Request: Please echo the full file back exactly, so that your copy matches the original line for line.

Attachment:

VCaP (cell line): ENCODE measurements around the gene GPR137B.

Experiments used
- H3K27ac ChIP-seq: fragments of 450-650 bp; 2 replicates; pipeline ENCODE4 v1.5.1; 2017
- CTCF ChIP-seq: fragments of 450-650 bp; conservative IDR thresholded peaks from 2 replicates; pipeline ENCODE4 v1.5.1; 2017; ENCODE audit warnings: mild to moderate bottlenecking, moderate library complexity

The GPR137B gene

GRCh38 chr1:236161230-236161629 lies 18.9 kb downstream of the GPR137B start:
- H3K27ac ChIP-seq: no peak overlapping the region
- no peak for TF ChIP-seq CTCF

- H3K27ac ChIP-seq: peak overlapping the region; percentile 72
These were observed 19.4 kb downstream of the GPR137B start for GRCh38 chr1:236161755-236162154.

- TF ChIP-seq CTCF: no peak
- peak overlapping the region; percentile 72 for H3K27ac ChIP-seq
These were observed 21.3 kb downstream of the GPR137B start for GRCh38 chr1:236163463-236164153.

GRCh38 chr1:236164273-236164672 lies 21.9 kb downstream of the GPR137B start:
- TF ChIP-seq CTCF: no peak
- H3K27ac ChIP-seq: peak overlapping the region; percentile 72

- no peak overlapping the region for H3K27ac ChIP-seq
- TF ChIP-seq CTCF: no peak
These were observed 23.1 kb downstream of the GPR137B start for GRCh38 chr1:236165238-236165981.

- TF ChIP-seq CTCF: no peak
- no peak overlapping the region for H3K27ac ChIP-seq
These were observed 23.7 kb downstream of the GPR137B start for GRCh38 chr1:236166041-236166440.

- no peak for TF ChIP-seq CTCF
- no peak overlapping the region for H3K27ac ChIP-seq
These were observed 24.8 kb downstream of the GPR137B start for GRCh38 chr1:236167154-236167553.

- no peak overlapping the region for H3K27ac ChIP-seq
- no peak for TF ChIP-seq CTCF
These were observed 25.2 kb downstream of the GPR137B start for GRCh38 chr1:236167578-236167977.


VCaP (cell line): ENCODE measurements around the gene GPR137B.

Experiments used
- H3K27ac ChIP-seq: fragments of 450-650 bp; 2 replicates; pipeline ENCODE4 v1.5.1; 2017
- CTCF ChIP-seq: fragments of 450-650 bp; conservative IDR thresholded peaks from 2 replicates; pipeline ENCODE4 v1.5.1; 2017; ENCODE audit warnings: mild to moderate bottlenecking, moderate library complexity

The GPR137B gene

GRCh38 chr1:236161230-236161629 lies 18.9 kb downstream of the GPR137B start:
- H3K27ac ChIP-seq: no peak overlapping the region
- no peak for TF ChIP-seq CTCF

- H3K27ac ChIP-seq: peak overlapping the region; percentile 72
These were observed 19.4 kb downstream of the GPR137B start for GRCh38 chr1:236161755-236162154.

- TF ChIP-seq CTCF: no peak
- peak overlapping the region; percentile 72 for H3K27ac ChIP-seq
These were observed 21.3 kb downstream of the GPR137B start for GRCh38 chr1:236163463-236164153.

GRCh38 chr1:236164273-236164672 lies 21.9 kb downstream of the GPR137B start:
- TF ChIP-seq CTCF: no peak
- H3K27ac ChIP-seq: peak overlapping the region; percentile 72

- no peak overlapping the region for H3K27ac ChIP-seq
- TF ChIP-seq CTCF: no peak
These were observed 23.1 kb downstream of the GPR137B start for GRCh38 chr1:236165238-236165981.

- TF ChIP-seq CTCF: no peak
- no peak overlapping the region for H3K27ac ChIP-seq
These were observed 23.7 kb downstream of the GPR137B start for GRCh38 chr1:236166041-236166440.

- no peak for TF ChIP-seq CTCF
- no peak overlapping the region for H3K27ac ChIP-seq
These were observed 24.8 kb downstream of the GPR137B start for GRCh38 chr1:236167154-236167553.

- no peak overlapping the region for H3K27ac ChIP-seq
- no peak for TF ChIP-seq CTCF
These were observed 25.2 kb downstream of the GPR137B start for GRCh38 chr1:236167578-236167977.